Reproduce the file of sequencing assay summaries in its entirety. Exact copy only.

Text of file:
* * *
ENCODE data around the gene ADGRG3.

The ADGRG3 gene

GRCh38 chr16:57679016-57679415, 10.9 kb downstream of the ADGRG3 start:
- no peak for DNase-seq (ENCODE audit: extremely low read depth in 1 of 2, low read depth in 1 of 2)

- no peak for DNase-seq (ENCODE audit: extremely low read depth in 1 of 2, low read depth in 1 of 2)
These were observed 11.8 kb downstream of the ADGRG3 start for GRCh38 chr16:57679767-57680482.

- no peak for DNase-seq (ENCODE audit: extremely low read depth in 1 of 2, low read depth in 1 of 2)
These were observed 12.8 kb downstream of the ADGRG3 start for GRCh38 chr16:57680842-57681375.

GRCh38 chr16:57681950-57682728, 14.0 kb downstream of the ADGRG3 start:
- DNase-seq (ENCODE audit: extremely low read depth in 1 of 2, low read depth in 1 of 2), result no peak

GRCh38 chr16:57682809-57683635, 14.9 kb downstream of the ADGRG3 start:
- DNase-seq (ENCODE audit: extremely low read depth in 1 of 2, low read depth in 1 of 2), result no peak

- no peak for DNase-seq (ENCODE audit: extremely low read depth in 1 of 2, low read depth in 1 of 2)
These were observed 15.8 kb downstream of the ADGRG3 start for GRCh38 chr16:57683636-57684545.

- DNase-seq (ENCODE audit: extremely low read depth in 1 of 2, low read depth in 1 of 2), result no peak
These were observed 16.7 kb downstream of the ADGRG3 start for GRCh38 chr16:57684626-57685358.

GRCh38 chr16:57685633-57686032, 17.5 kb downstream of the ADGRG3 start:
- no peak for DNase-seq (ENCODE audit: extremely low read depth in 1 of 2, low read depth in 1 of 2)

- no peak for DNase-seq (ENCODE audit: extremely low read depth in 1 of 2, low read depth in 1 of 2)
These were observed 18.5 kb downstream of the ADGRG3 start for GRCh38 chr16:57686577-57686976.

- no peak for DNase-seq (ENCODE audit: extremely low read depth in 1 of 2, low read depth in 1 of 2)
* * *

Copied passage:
ENCODE data around the gene ADGRG3.

The ADGRG3 gene

GRCh38 chr16:57679016-57679415, 10.9 kb downstream of the ADGRG3 start:
- no peak for DNase-seq (ENCODE audit: extremely low read depth in 1 of 2, low read depth in 1 of 2)

- no peak for DNase-seq (ENCODE audit: extremely low read depth in 1 of 2, low read depth in 1 of 2)
These were observed 11.8 kb downstream of the ADGRG3 start for GRCh38 chr16:57679767-57680482.

- no peak for DNase-seq (ENCODE audit: extremely low read depth in 1 of 2, low read depth in 1 of 2)
These were observed 12.8 kb downstream of the ADGRG3 start for GRCh38 chr16:57680842-57681375.

GRCh38 chr16:57681950-57682728, 14.0 kb downstream of the ADGRG3 start:
- DNase-seq (ENCODE audit: extremely low read depth in 1 of 2, low read depth in 1 of 2), result no peak

GRCh38 chr16:57682809-57683635, 14.9 kb downstream of the ADGRG3 start:
- DNase-seq (ENCODE audit: extremely low read depth in 1 of 2, low read depth in 1 of 2), result no peak

- no peak for DNase-seq (ENCODE audit: extremely low read depth in 1 of 2, low read depth in 1 of 2)
These were observed 15.8 kb downstream of the ADGRG3 start for GRCh38 chr16:57683636-57684545.

- DNase-seq (ENCODE audit: extremely low read depth in 1 of 2, low read depth in 1 of 2), result no peak
These were observed 16.7 kb downstream of the ADGRG3 start for GRCh38 chr16:57684626-57685358.

GRCh38 chr16:57685633-57686032, 17.5 kb downstream of the ADGRG3 start:
- no peak for DNase-seq (ENCODE audit: extremely low read depth in 1 of 2, low read depth in 1 of 2)

- no peak for DNase-seq (ENCODE audit: extremely low read depth in 1 of 2, low read depth in 1 of 2)
These were observed 18.5 kb downstream of the ADGRG3 start for GRCh38 chr16:57686577-57686976.

- no peak for DNase-seq (ENCODE audit: extremely low read depth in 1 of 2, low read depth in 1 of 2)